The Most Underrated Games of the ’00s

An introductory note: I forgot to post this several months ago, then I found it again. I guess I’ll post it now, even though it’s pretty late to be posting roundups from 2000–2009. Whatever.

I thought about doing a “best games of 2009 list,” but I realize I didn’t really play that many games this year that actually came out this year. So, instead, I’m going to take advantage of the end of the decade to reach further back. I can’t remember whether we do “Top 10” lists around here or whether they’re more like “Top n” lists, where n = however many we think we’re going to need to include. I’m not sure I can think of 10 games that I thought were way better than everybody else seemed to think from the last decade, so here you get a list of arbitrary length, peppered with games from the last several years that I mostly wanted to rant about. Enjoy!

Chu Chu Rocket (Dreamcast, 2000)

I don’t know that I’ve ever seen a bad review of Chu Chu Rocket, but it is underrated by virtue of the fact that it is not universally remembered as one of the greatest multiplayer games of all time. Never mind the fact that it turns friends into bitter enemies, or that it elicited the most vile threats of violence that I have ever uttered. When the race begins to shepherd mice into your rocket ship, you will know the true meaning of joy.

Splinter Cell: Double Agent (Xbox 360 & others, 2007)

I feel bad that I first played this by reloading every time I screwed up, rather than dealing with the consequences of my failures. It excels where other Splinter Cell games have—sneaking around, killing bad men silently, etc.—but also introduces an extra helping of moral ambiguity and new game mechanics to heighten the sense that “doing the right thing” isn’t as easy as it sounds. I hope other games borrow from this game more in the future.

Kane & Lynch: Dead Men (Xbox 360 & others, 2007)

I stand by my review: This game was actually pretty good. Yes, it was not the most original in gameplay mechanics, but as a take on blending cinematic techniques with gameplay, it was pretty cool. I’m looking forward to the sequel, which is supposed to follow up on the “Lynch” part of the title.

Dark Sector (Xbox 360, 2008)

Once again, I stand by my review: This is a game about throwing a spinning blade at guys while shooting them at the same time. It lags in places, but generally, it’s quite good at what it sets out to do, which is to be totally rad. Definitely worth the ten bucks it costs to get it used nowadays.

You Have to Burn the Rope (Web, 2008)

I’m not even sure that You Have to Burn the Rope is best described as a game. It’s an interactive Flash animation that spends more time on the end credits than on the actual gameplay. Ultimately, it’s an amusing commentary on gaming itself (with a charming, catchy tune at the end).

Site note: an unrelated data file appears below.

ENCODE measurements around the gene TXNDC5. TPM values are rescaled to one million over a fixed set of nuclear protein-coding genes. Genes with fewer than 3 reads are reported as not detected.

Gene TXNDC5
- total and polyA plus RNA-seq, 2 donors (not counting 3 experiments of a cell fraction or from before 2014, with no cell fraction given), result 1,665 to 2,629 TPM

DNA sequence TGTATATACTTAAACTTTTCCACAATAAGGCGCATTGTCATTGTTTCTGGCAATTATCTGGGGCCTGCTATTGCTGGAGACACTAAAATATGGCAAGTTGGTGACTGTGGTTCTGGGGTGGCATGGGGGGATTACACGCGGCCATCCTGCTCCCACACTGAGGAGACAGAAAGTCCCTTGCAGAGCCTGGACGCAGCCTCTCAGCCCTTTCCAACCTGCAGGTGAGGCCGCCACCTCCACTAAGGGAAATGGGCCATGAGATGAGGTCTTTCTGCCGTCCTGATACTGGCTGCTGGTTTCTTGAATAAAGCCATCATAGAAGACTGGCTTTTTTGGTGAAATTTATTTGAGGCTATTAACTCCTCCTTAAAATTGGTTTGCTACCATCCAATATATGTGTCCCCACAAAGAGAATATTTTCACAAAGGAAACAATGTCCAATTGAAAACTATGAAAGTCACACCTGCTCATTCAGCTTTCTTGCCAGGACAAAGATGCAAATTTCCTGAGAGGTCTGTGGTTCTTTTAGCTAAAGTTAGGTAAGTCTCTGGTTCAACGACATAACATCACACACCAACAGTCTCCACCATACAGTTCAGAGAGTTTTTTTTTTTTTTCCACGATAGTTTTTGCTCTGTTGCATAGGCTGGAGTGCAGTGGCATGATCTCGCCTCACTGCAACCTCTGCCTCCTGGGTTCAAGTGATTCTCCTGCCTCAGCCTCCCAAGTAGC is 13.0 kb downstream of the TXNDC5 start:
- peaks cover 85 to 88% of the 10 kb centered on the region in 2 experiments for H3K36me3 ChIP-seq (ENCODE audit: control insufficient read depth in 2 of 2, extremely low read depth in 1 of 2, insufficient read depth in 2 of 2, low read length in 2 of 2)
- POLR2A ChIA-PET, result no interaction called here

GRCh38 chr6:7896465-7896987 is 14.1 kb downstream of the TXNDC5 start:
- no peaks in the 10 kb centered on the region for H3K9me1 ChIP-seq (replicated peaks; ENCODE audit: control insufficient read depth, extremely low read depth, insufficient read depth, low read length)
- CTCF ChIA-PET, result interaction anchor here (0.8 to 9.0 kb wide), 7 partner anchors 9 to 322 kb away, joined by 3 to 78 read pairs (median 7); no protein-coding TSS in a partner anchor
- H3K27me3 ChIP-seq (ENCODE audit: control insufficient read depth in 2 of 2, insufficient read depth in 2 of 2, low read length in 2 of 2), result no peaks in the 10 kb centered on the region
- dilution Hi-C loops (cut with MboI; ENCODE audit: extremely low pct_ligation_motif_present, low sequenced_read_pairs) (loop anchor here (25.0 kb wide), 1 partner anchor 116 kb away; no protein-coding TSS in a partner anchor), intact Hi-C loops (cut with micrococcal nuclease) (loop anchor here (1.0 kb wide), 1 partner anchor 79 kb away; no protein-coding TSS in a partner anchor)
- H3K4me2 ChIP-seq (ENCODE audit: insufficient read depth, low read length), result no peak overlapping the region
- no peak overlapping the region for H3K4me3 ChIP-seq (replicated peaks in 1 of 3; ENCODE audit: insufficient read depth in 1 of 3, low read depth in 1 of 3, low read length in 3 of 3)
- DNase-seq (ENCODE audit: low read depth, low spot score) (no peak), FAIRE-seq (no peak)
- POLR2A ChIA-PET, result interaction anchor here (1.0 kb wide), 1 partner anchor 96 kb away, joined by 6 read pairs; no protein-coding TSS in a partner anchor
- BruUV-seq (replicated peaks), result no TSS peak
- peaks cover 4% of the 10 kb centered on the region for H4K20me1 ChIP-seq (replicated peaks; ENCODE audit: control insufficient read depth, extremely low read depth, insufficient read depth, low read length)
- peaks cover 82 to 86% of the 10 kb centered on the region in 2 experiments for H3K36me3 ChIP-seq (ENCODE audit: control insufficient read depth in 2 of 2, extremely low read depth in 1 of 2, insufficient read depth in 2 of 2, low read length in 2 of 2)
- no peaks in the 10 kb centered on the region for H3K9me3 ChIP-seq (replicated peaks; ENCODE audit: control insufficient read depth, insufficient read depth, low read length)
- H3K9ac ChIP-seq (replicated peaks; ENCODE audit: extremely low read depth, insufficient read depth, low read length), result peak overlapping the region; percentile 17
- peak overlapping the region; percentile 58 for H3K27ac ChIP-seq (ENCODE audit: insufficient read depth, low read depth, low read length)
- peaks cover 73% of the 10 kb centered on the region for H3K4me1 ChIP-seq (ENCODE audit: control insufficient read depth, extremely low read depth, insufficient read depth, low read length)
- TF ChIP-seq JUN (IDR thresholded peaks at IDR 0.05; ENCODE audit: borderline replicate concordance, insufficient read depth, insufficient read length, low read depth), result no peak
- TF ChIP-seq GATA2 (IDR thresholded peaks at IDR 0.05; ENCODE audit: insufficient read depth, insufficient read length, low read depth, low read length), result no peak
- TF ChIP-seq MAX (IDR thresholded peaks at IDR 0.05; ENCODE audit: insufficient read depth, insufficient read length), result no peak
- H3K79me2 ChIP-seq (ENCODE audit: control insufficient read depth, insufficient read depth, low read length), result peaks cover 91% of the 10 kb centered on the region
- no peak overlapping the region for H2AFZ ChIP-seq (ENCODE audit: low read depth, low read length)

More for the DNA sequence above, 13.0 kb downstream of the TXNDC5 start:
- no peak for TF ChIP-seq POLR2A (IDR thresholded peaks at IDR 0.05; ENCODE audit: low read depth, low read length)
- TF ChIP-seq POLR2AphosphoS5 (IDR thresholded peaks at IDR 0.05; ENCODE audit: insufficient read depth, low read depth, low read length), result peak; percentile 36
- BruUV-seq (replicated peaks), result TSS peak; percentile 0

Pac-man Championship Edition (Xbox Live Arcade, 2007)

Ms. Pac-man is one of my favorite games of all time, representing some significant improvements upon the original Pac-man formula, with variation in mazes and bonus items that move. Pac-man Jr., however, is one of the most ridiculously un-fun games of all time, thanks to relentless ghosts and bonus items that slow you down and destroy your power-ups. Pac-man itself can thus be done right or it can be done wrong, and Pac-man Championship Edition does it right for the first time in years, and with some clever adjustments for the fact that we’re not using quarters anymore.

Ultimately, this beat Pac-man Versus to this list because while that game is great, it’s very harder to get set up (with a Game Boy Advance hooked up to a controller port), harder to get optimal playing conditions (with four players who are eager to play it all in one room), and harder to get into for more than one game at a time. Pac Man CE, meanwhile, is straightforward and appropriately addictive, as a Pac-man game should be.

Boom Blox (Wii, 2008)

I think a lot of people dismissed this when they found out that Stephen Spielberg’s gaming debut wasn’t going to be an interactive cinematic masterpiece, but a game about throwing blocks with the Wiimote. Well, I have no idea whether Spielberg even had anything to do with this, but I feel like this is the game that best takes advantage of what the Wii does best. Its game modes include a well-done Jenga ripoff and variations on the theme of knocking over teetering structures by throwing junk, without the hassle of cleanup or putting your friends’ eyes out. It is simple fun.

Alone in the Dark (Xbox 360 & others, 2008)

Still what I’d call one of the “most innovative and worst executed games I have ever played,” I don’t think the “most innovative” part should be forgotten. I really hope they make a sequel (or something along similar lines) and do it properly next time. I wouldn’t complain if every narrative game stole the convention (itself borrowed from TV) of prefacing each new play session with a short montage of cut scenes to remind you what happened “Previously, on Alone in the Dark…”

Too Human (Xbox 360, 2008)

No, just kidding, this game really did suck.